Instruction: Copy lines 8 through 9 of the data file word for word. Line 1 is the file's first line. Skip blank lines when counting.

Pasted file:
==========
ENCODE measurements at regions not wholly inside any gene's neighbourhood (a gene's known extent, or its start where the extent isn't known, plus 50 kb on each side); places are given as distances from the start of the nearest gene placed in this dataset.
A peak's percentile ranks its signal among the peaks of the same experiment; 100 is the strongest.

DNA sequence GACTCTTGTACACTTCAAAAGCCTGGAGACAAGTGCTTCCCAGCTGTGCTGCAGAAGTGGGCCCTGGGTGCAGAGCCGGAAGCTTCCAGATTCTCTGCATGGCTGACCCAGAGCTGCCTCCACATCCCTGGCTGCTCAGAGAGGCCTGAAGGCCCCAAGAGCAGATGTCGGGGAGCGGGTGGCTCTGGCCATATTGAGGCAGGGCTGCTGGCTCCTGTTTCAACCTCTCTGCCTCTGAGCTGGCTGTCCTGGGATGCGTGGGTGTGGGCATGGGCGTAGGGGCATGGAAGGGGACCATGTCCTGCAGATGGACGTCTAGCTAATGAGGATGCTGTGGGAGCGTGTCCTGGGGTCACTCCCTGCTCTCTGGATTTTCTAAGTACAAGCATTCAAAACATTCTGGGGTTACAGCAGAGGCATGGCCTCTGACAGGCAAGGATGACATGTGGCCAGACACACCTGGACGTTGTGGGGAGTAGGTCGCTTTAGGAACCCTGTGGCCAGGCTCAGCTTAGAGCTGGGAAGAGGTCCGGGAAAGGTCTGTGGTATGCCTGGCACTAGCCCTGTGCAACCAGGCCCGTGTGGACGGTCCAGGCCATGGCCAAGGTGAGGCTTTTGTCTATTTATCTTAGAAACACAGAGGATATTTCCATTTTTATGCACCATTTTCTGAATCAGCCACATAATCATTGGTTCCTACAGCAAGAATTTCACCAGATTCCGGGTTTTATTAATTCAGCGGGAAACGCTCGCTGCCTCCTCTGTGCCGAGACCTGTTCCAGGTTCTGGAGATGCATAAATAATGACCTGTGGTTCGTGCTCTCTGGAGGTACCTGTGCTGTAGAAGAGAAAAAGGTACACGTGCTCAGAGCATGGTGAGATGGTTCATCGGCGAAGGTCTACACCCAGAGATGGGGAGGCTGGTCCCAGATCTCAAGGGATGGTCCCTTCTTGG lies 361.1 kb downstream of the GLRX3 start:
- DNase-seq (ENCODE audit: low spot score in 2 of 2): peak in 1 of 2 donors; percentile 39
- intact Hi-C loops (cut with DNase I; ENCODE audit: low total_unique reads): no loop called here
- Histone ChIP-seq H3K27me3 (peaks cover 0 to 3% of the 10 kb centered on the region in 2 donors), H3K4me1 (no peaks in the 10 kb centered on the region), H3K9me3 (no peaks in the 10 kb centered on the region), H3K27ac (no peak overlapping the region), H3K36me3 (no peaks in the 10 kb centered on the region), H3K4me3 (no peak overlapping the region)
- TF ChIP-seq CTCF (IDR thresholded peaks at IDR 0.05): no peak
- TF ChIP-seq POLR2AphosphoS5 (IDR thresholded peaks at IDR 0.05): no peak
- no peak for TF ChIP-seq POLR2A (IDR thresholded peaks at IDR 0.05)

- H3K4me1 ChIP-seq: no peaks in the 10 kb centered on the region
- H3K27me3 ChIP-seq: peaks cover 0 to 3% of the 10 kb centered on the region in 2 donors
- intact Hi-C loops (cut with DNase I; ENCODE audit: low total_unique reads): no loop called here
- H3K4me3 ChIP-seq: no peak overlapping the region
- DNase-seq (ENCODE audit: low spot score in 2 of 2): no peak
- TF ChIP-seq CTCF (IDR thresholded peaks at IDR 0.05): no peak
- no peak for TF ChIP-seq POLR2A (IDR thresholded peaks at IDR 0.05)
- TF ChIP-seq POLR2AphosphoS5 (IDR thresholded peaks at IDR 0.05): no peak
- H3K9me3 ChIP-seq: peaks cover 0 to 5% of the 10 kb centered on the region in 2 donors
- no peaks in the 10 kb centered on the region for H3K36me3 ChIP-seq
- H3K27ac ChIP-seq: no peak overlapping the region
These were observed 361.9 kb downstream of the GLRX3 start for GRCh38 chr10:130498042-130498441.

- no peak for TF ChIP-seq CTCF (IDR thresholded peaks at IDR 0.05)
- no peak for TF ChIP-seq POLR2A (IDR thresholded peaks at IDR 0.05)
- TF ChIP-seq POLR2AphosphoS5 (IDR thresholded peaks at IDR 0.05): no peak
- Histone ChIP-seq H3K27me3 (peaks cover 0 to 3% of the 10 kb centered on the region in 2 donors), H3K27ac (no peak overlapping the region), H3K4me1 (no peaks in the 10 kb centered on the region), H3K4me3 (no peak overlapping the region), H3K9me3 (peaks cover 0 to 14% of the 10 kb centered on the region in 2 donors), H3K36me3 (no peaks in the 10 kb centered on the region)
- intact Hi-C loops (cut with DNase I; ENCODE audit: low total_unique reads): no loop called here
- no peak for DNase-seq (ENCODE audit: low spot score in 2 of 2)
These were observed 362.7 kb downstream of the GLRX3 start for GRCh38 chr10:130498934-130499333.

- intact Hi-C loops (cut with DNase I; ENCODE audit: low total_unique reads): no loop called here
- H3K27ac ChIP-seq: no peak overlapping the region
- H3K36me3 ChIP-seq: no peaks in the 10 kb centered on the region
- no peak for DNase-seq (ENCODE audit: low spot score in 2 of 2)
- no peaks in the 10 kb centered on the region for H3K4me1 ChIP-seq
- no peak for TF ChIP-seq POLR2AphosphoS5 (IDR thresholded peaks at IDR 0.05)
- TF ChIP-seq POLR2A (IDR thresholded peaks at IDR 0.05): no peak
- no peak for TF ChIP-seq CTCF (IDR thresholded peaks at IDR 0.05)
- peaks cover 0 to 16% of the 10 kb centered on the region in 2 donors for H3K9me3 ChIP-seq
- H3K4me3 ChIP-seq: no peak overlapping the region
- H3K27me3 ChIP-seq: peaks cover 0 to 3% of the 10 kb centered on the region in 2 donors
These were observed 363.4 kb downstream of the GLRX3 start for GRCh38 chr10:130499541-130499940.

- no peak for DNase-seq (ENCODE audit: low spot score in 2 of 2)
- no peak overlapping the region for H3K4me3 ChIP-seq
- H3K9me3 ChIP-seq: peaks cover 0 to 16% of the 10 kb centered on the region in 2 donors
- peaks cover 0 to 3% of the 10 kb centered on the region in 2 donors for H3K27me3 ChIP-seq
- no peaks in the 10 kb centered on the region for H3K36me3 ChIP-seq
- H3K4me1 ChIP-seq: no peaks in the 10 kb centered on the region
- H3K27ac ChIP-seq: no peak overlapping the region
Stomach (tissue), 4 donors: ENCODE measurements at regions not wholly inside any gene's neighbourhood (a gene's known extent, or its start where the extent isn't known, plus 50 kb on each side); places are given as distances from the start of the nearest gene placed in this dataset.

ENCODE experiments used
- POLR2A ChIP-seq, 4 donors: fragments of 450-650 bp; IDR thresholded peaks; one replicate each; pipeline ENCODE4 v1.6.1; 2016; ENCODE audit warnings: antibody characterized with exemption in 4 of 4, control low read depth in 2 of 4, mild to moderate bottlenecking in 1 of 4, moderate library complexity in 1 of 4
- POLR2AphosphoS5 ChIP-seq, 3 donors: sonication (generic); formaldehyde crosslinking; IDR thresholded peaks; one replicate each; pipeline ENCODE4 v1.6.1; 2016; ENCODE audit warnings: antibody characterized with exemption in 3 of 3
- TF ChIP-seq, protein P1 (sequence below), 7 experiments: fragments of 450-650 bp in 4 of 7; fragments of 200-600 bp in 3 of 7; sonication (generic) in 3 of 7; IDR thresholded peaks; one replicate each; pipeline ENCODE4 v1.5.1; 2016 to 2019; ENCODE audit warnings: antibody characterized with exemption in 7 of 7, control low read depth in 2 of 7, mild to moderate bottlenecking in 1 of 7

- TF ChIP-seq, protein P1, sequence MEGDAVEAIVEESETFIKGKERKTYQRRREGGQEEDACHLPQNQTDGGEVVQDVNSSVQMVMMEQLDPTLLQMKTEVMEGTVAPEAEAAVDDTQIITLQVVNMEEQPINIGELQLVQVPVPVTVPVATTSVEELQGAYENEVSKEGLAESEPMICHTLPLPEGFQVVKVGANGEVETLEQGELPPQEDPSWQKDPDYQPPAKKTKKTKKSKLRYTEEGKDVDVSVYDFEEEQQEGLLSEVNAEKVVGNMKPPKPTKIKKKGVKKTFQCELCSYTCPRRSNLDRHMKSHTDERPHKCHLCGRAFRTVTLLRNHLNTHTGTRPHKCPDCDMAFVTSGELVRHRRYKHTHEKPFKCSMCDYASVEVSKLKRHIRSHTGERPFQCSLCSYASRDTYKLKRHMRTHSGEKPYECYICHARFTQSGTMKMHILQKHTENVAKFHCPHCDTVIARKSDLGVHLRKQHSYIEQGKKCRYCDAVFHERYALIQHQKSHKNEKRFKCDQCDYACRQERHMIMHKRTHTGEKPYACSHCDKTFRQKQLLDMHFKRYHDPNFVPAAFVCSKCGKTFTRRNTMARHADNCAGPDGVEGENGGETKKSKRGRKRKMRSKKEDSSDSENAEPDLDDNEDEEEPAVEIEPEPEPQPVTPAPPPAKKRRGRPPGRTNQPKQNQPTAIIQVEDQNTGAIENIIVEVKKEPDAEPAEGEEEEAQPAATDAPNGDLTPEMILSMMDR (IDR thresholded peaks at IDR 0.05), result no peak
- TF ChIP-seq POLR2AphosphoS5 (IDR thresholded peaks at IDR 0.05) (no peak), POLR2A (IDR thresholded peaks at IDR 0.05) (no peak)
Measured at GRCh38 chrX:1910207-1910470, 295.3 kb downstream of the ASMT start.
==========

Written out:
- TF ChIP-seq POLR2AphosphoS5 (IDR thresholded peaks at IDR 0.05): no peak
- no peak for TF ChIP-seq POLR2A (IDR thresholded peaks at IDR 0.05)